Redefining the "Waters of the United States" (WOTUS) is the Biden Administration’s goal of expanding the U.S. Environmental Protection Agency and U.S. Army Corps of Engineers’ authority in regulating water. Under the Clean Water Act Section 101 (b), the U.S. Congress explicitly sets policy to recognize, preserve, and protect the primary responsibilities and rights of States to prevent, reduce, and eliminate pollution of land and water resources. Counties interpret this to mean that all surface, underground, flood, and atmospheric waters within the boundaries of a state are the property of the state for the use of its people. The NACO Board of Directors adopted a policy resolution that opposes broadening the definition of WOTUS to expand federal jurisdiction. I served on a panel with EPA and Army Corp Officials in which I pointed out that Wyoming has strong state laws protecting our soil and water. Wyoming’s laws are even stronger that the federal Clean Water Act, as are many other states as well. Our focus should be on strengthening local and state laws to protect land and water. We know the situation on the ground better than anybody in Washington ever could. Federal Agencies should focus on working WITH state and local governments, rather that expanding federal jurisdiction. It is important for us as counties to participate with the EPA and Army Corp as they finalize any WOTUS rule with a strong statement supporting state and local primacy on this issue, which we’ve had primary control over since the founding of our republic.

The NACO Board of Directors also passed a resolution in regards to the Biden Administration’s America the Beautiful Initiative, also known as "30x30". NACO takes issue with the fact that this initiative lacks a clear definition of conservation and setting a land use policy is uniquely a county authority. Agricultural lands in production should not be at risk of having restrictive land use designations placed on them to achieve a 30% conservation goal. I served on a panel discussion with Interior Department Officials in which I pointed out that Conservation and Preservation are two completely different concepts. I gave two examples of conservation which counties could support. I explained, for example, that a federal grazing allotment in which the permittee is working with the agency range staff to properly monitor the impact of livestock grazing and where the allotment is trending toward or meeting the monitoring objectives, as well as other multiple use objectives, then that allotment should be considered "conserved" for purposes of this initiative. I pointed out that a forest which is being actively managed, including timber sales, stewardship contracts for thinning purposes, addressing the needs of the Wildland Urban Interface, and benefitting multiple use activities, including wildlife habitat should be considered "conserved". I pointed out that more wilderness designation is not conservation, and will be strongly opposed by western counties.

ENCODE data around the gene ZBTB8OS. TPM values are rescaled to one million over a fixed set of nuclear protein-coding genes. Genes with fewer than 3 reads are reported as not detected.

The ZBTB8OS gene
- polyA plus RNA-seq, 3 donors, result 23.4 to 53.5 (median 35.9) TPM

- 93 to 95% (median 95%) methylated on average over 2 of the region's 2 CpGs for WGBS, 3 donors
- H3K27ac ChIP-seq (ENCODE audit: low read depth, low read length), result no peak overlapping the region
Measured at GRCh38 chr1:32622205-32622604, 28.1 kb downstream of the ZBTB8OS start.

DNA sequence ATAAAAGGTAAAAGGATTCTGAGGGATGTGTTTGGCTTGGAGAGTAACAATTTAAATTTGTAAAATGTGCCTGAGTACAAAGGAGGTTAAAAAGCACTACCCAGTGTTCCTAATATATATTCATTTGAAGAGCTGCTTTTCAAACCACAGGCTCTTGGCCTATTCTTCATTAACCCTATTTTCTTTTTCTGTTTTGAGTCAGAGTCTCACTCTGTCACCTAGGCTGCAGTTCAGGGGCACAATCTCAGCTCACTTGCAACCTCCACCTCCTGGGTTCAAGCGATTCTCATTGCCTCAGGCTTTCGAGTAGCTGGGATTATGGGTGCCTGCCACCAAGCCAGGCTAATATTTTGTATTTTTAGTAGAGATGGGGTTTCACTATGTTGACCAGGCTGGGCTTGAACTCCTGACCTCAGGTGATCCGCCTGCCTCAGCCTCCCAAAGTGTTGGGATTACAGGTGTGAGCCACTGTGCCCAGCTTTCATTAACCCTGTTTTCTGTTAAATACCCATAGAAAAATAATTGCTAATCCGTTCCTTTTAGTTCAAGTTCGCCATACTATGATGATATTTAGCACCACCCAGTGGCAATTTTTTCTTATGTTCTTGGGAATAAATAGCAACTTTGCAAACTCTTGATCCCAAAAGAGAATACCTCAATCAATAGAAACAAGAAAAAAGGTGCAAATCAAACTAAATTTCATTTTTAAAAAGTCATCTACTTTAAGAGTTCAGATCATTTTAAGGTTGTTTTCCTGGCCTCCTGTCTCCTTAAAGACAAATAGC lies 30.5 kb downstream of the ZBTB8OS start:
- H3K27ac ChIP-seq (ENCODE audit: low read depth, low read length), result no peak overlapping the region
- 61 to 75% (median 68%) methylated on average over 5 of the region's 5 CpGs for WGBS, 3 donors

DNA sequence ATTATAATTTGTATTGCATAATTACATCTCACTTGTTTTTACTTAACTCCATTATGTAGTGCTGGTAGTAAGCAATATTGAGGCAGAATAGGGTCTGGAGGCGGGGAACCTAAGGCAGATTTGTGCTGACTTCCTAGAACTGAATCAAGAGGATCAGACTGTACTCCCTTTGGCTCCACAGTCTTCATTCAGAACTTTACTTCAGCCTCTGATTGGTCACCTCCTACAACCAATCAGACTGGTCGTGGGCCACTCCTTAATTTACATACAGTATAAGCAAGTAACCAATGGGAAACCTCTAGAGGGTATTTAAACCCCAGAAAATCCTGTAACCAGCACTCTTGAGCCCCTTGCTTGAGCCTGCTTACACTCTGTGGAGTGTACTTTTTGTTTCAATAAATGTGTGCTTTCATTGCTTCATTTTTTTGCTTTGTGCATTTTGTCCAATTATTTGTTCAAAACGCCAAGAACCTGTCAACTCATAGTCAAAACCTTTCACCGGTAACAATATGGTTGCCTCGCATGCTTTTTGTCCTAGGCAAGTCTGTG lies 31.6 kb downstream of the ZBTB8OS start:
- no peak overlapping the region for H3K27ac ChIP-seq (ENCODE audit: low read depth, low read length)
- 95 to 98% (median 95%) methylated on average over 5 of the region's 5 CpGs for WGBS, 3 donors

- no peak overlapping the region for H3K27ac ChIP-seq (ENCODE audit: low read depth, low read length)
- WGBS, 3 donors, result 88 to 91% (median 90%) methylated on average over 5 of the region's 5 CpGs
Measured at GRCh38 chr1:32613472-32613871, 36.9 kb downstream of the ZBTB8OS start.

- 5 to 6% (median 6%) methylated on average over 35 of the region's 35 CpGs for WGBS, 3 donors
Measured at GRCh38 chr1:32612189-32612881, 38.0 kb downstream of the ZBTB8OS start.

I also served on a panel that included Congresswoman Liz Cheney in which I stressed the importance of continued funding of Payment in Lieu of Taxes, known as PILT, and for funding of the Secure Rural Schools program, known as SRS. Both of these programs are permanently authorized, but not permanently funded, which means that counties have to continue to lobby congress to make sure we are funded each year. This is important for us in Sublette County, as we received approximately 900 thousand dollars annually in PILT funding. We also use the SRS funding to pay for our Search and Rescue helicopter contract each year. Our Search and Rescue volunteers have saved many lives by having this resource available here in Sublette County.

There is much more information on activities and policy positions on the NACO website if anyone is interested in learning more about NACO, and what they do to represent counties. What I am reporting on is just a tiny fraction of what NACO does on behalf of county government.

Thank you.
Joel Bousman, Sublette County Commissioner